“Hypnotically fascinating…It’s remarkable to see an American novel so profoundly steeped in the tradition of the great Haitian writers of the twentieth century.”
Charles Baxter
“THE BOILING SEASON asks all the right questions, and it answers those questions beautifully, with great dramatic force.”
Laura Kasischke
“…luminous and important…Christopher Hebert is a serious new novelist, one who’s offered us a real gift-a mesmerizing entertainment that uplifts, educates, moves, and changes us.”
Nicholas Delbanco
“With an unforced formality of diction…the whole is told with such clear-eyed compassion that the reader comes to honor failure-one mark of this novel’s success.”
Peter Ho Davies
“THE BOILING SEASON is a beguiling political novel…Hebert conjures this strife-torn island-at once fictitious, but also hauntingly familiar-with uncanny precision and compelling lucidity.”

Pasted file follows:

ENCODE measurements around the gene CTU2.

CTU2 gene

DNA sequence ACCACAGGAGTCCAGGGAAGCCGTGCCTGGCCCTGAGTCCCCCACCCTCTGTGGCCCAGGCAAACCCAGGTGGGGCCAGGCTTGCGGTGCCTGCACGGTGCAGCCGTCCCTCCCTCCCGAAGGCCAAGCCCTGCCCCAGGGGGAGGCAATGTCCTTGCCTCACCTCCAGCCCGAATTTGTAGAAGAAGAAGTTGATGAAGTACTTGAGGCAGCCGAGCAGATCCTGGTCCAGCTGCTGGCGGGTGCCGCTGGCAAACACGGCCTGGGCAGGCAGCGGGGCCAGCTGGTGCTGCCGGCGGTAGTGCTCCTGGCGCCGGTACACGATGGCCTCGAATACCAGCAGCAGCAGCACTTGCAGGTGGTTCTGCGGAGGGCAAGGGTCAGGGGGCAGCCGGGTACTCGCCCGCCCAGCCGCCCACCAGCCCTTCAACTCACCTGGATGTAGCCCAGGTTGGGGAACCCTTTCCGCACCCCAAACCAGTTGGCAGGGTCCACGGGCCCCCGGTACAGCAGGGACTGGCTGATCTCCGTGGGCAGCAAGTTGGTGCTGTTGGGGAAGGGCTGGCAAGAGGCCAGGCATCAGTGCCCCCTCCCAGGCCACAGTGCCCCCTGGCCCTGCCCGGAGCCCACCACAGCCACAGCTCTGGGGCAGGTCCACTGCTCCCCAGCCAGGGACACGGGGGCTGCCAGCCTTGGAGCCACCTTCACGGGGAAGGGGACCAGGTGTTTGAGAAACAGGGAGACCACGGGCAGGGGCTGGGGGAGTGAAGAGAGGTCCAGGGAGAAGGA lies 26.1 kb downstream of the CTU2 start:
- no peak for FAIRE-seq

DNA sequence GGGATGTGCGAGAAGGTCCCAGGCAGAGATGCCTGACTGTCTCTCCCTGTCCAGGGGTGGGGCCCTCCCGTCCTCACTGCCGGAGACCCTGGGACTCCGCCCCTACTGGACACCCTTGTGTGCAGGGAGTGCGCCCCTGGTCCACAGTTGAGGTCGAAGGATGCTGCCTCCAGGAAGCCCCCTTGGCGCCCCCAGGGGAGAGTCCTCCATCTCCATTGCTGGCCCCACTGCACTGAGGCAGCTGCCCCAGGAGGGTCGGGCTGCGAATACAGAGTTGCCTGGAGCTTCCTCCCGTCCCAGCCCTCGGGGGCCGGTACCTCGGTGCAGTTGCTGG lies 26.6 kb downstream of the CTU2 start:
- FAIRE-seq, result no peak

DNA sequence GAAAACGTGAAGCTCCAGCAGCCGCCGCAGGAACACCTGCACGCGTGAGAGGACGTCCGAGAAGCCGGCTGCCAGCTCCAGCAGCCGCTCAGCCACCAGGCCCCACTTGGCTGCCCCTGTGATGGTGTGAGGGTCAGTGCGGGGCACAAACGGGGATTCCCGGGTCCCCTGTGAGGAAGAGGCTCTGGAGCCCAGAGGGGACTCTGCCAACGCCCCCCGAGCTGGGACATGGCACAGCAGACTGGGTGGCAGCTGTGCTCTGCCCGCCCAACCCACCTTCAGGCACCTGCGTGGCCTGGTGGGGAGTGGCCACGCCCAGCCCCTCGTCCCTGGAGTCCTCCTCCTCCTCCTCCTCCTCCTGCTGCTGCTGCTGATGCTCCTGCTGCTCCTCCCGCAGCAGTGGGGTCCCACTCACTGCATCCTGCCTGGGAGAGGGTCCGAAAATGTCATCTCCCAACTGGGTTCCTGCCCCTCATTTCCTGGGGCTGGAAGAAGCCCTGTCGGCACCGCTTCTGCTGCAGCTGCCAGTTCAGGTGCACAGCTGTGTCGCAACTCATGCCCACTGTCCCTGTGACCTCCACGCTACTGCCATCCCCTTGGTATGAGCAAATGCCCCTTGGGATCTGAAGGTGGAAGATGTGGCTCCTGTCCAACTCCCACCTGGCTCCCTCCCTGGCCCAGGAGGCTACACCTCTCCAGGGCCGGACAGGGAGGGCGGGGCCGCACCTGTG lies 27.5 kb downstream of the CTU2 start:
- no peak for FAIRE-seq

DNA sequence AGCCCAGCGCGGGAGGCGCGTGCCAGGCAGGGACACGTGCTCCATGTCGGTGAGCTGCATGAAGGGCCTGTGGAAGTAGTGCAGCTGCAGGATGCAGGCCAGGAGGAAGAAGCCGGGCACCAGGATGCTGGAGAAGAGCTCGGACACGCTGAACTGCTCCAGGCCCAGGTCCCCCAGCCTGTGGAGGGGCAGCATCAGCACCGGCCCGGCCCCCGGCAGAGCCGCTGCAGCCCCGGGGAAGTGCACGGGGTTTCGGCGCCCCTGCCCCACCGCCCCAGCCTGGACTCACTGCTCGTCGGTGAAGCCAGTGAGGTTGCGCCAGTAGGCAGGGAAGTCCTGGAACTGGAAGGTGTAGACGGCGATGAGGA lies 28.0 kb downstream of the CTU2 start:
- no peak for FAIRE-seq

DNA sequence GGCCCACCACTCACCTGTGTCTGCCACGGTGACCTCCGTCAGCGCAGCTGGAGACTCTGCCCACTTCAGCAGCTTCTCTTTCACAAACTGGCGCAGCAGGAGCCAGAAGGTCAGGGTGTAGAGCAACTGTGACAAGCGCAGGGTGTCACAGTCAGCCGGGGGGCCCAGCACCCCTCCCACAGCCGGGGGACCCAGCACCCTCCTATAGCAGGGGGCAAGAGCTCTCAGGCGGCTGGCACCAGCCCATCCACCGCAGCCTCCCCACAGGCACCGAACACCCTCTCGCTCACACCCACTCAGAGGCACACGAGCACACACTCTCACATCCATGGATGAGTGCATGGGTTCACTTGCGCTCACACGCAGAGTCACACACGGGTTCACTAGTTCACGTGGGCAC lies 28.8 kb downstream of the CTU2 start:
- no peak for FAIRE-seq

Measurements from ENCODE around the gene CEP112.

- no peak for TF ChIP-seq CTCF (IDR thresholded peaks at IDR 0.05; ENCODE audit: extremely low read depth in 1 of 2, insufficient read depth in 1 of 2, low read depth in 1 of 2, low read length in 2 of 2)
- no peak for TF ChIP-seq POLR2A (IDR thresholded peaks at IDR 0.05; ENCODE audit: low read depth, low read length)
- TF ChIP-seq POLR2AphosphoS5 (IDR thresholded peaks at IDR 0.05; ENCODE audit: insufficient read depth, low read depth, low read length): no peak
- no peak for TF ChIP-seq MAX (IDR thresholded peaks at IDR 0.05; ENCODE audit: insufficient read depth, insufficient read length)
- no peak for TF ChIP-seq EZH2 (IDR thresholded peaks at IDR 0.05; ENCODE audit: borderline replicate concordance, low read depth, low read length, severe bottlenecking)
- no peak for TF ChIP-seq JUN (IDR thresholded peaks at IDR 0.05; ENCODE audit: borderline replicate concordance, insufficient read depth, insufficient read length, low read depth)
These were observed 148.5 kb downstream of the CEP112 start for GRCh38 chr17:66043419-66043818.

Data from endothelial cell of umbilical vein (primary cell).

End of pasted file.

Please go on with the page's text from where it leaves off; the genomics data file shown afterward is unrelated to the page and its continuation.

Michael Knight
“…a tour de force of restrained, unreliable first-person narration, a love letter to a beautiful, forgotten place, and a visceral depiction of Haitian political upheaval…A truly auspicious debut.”
Booklist
“Hebert conjures a vibrant atmosphere, as rich as a character as any inhabitant, whether in the fetid stink of the slums or the cool, detached opulence of the most affluent homes...”
San Francisco Chronicle
“Allegories about the morality of international development projects are rarely as subtle and lyrical as Christopher Hebert’s debut novel, ‘The Boiling Season.’”
Dayton Daily News
“’The Boiling Season’ is a subtly crafted novel and an auspicious debut for Hebert.”
Kirkus Reviews